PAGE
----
Nokwazi Mbhele and her journey through artificial intelligence

Left, Nokwazi Mbhele, with her mentor, Senele Goba

Addressing a packed Seme Hall, the young Nokwazi said that she and her schoolmates felt privileged to be selected to participate in the programme.  Nokwazi said she was speaking on behalf of the four schools that are the beneficiaries of the Minister’s Special Project. These schools are Asithuthuke Combined School, Jabula Combined School and Crystal Springs Primary schools, in the Umngeni Municipality, in Howick in the KwaZulu-Natal Midlands. The four schools benefited when Minister Dr Nzimande handed over 88 computers to them on 14 October 2021.

Nokwazi, an excellent speaker for her age, told the audience that the project started last year. Nokwazi said they had learned a lot during this time. They were taught computer programming.  She said Tuesdays had been turned into “very special days because they were days of fun and learning new things. We learned about computers and the different types of computers that we find around us.  I did not know that there are so many computers that we come across in our daily lives. I am talking about ATMs, tills at the shops, and even smartphones and tablets,” she said

A well-taught Nokwazi said that they learnt that computers have ‘brains’. “We learned that computers have features similar to humans. They have brains, much like human beings, but these ‘brains’ are called processors. Computers have input devices that send information to the ‘brain’, just like the senses that humans have. Of course, they are not human – I mean, they don’t have a sense of smell, yet, but who knows what we can invent in the future!” said Nokwazi.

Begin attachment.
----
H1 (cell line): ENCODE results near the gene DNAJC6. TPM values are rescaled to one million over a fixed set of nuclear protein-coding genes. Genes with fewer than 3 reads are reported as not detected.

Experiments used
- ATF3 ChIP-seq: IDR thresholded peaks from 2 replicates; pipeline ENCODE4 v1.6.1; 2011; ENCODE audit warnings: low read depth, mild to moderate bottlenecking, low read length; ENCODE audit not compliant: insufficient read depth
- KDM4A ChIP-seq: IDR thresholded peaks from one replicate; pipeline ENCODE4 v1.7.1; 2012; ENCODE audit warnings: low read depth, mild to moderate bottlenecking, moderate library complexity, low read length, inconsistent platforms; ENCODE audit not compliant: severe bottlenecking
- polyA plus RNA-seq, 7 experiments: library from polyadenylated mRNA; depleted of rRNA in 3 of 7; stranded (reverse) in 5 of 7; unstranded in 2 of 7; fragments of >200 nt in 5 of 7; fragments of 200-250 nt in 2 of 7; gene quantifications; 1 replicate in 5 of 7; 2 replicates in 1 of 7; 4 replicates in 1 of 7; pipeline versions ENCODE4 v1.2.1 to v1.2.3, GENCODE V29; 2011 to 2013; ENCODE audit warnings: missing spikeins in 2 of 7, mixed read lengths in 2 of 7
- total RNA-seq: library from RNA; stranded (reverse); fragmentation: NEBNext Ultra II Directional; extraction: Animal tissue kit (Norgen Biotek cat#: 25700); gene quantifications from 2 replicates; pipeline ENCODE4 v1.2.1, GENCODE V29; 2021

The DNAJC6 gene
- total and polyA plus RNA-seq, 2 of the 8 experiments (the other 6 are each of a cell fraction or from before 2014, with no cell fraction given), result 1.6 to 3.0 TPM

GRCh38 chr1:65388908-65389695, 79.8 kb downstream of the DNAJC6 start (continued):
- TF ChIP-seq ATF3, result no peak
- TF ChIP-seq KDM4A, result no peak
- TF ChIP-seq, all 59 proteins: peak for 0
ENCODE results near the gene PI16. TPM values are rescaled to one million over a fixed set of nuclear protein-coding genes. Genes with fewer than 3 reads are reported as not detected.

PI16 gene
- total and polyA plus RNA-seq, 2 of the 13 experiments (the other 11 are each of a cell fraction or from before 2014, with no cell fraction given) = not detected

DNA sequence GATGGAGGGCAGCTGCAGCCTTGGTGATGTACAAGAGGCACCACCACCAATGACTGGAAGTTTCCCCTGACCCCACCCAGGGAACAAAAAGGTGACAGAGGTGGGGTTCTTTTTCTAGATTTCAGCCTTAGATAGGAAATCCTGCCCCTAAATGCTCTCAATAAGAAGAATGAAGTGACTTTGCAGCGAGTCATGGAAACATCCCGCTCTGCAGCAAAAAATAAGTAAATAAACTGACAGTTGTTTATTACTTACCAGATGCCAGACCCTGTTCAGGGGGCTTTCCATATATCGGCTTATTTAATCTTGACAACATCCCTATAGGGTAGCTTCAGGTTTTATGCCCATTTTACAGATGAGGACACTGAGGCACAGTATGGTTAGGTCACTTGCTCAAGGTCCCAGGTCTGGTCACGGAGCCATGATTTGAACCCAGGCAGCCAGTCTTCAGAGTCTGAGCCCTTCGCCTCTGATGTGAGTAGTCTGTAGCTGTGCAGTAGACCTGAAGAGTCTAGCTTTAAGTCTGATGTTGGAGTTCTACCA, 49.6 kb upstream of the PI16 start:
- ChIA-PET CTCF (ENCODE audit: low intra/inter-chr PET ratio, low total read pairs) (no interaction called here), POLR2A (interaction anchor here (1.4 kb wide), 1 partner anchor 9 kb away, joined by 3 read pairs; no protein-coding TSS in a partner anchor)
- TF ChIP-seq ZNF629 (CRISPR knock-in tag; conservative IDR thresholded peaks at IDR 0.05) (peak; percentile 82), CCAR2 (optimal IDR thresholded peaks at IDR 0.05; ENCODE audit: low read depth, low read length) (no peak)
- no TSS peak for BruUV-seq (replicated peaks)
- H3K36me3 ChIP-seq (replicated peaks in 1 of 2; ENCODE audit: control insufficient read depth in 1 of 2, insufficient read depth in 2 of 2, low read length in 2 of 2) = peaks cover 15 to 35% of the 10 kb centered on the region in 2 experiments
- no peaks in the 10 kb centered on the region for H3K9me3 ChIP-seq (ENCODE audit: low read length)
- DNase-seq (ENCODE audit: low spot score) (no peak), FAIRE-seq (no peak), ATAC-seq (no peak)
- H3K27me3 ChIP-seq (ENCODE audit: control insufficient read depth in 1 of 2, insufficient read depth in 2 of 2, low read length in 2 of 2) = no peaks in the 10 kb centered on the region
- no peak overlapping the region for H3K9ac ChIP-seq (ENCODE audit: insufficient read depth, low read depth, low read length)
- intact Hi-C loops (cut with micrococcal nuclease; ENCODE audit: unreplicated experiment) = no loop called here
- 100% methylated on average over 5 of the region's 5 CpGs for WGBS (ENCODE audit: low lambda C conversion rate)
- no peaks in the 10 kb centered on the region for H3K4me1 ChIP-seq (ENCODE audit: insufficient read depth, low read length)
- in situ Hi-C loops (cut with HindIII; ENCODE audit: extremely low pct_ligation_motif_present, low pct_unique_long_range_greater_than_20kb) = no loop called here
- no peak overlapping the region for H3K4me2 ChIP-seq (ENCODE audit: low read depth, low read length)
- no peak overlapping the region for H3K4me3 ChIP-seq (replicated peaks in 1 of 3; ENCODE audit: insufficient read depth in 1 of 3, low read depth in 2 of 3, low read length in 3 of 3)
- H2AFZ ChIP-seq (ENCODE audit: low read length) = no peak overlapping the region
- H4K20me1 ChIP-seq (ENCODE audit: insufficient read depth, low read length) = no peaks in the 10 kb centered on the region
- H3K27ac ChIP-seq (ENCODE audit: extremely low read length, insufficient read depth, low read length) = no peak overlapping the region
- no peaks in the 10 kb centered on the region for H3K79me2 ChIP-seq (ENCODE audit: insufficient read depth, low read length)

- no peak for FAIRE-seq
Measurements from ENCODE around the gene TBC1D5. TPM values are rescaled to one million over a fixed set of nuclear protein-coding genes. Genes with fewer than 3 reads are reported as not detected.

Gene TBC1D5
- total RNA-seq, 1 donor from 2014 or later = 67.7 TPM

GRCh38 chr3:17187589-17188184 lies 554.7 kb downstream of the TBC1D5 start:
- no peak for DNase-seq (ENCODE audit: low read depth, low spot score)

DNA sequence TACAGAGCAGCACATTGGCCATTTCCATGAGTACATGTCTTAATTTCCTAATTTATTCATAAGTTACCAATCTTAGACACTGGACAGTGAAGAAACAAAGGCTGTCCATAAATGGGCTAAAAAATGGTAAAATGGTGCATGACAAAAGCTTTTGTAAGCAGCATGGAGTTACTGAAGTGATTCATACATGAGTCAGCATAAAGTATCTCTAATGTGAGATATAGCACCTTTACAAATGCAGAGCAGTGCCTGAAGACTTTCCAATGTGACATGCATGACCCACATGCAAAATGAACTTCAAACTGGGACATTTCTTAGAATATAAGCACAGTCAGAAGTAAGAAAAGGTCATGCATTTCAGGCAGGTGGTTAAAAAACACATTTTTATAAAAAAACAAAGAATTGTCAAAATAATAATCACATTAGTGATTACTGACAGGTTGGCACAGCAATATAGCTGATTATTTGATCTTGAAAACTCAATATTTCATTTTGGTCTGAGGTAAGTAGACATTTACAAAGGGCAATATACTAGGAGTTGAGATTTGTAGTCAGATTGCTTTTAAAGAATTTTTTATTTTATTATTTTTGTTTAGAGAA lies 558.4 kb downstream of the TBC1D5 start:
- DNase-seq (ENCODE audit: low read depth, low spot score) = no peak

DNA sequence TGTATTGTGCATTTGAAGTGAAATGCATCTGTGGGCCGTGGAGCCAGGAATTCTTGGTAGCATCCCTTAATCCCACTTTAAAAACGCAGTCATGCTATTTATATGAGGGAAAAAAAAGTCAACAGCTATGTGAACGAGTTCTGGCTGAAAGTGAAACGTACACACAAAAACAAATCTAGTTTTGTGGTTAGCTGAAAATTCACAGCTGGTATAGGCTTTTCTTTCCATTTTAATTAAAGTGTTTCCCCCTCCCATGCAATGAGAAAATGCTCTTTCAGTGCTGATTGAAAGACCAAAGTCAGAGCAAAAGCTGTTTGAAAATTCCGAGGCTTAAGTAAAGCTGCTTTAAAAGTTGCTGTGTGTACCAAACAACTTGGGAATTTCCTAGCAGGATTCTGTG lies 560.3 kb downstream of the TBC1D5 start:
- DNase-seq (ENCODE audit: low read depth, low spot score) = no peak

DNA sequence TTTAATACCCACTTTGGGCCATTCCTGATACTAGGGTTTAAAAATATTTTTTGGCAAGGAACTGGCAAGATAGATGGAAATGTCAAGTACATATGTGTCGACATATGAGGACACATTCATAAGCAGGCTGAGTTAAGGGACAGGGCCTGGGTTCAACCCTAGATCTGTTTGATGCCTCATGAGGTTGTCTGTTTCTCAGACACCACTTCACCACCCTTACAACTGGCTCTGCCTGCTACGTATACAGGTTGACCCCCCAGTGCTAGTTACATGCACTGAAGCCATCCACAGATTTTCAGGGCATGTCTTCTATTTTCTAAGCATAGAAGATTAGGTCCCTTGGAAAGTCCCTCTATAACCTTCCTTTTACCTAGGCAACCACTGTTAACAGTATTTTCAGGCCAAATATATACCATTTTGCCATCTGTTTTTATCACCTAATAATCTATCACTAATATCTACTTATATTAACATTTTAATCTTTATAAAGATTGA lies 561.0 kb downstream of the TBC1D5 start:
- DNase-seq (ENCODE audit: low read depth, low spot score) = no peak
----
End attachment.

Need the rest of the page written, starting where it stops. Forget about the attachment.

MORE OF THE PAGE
Nokwazi said that they learned to code and create algorithms, which are step-by-step instructions to complete a task. “We learned how to find errors in our code and remove them. This is called debugging. We also learned how to shorten our code and make it work faster by using repeat statements and many other tricks in coding,” she said.

They also learned how to create stories using Scratch Junior, along with learning how robots work, how computers drive a lot of things that people use every day, and how those things work.

Still, on robots, Nokwazi said they were taught about inventions and innovation, and how to build robotic models that help people understand how things work and “models of systems that can solve problems in the world”.  They built models that ranged from parking lot systems, railway crossing systems, obstacle-avoiding cars, can-picking robots, robotic arms, automatic doors and many more, she said. They were also taught about Artificial Intelligence and how it is used to teach robots new things about the environments they are used in.

“We taught a robot that can clean the ocean, how to identify sea creatures and separate them from litter. By doing that, the robot can then remove litter from our oceans, dams and rivers,” Nokwazi said.

The young Nokwazi refuted that technology was going to take away people’s jobs. “I think with programmes like these, we are getting prepared for jobs of the future,” she said.